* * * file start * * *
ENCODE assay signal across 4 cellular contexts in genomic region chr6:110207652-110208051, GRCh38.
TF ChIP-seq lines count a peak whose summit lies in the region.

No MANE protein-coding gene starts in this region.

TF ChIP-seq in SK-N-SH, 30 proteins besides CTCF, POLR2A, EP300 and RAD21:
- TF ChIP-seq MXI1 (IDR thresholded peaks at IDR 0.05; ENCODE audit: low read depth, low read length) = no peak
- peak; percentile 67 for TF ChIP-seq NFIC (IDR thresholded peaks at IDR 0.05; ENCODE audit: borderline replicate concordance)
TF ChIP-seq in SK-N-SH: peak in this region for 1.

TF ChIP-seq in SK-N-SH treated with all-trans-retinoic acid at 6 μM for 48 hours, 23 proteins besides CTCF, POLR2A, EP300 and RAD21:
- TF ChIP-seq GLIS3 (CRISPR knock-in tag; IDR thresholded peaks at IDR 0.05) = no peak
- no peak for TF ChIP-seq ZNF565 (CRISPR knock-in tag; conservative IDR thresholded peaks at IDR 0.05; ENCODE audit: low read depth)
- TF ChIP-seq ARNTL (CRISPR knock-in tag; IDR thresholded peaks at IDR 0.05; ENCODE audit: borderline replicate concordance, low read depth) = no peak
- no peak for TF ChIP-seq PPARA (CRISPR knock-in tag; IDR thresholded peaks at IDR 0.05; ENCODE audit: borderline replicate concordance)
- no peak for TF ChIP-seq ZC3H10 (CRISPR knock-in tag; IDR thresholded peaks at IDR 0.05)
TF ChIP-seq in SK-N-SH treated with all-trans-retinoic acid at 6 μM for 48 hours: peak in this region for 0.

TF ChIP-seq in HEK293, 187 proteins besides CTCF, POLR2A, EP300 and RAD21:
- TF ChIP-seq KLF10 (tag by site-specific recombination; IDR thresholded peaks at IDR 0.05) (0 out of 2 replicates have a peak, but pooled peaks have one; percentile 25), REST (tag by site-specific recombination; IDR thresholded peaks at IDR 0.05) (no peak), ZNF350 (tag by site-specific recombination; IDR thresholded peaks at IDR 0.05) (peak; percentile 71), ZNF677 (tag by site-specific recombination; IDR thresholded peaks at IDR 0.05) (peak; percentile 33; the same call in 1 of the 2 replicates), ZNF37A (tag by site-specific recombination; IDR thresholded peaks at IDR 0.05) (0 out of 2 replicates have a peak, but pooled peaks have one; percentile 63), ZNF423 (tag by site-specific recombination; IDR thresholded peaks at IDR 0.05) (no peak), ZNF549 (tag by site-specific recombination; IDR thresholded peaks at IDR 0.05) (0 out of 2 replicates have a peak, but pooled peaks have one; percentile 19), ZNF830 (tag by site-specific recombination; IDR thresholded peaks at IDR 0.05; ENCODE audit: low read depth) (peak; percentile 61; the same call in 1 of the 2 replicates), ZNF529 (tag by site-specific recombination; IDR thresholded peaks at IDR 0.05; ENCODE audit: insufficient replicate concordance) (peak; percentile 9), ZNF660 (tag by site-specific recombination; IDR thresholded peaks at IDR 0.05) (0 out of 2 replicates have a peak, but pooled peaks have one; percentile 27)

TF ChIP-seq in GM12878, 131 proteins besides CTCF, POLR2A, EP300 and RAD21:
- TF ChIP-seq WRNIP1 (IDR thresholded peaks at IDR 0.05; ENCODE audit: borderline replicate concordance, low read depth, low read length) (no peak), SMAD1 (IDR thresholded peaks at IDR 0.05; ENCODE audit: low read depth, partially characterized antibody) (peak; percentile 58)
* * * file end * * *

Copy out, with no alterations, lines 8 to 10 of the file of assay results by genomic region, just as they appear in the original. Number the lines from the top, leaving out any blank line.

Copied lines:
TF ChIP-seq in SK-N-SH treated with all-trans-retinoic acid at 6 μM for 48 hours, 23 proteins besides CTCF, POLR2A, EP300 and RAD21:
- TF ChIP-seq GLIS3 (CRISPR knock-in tag; IDR thresholded peaks at IDR 0.05) = no peak
- no peak for TF ChIP-seq ZNF565 (CRISPR knock-in tag; conservative IDR thresholded peaks at IDR 0.05; ENCODE audit: low read depth)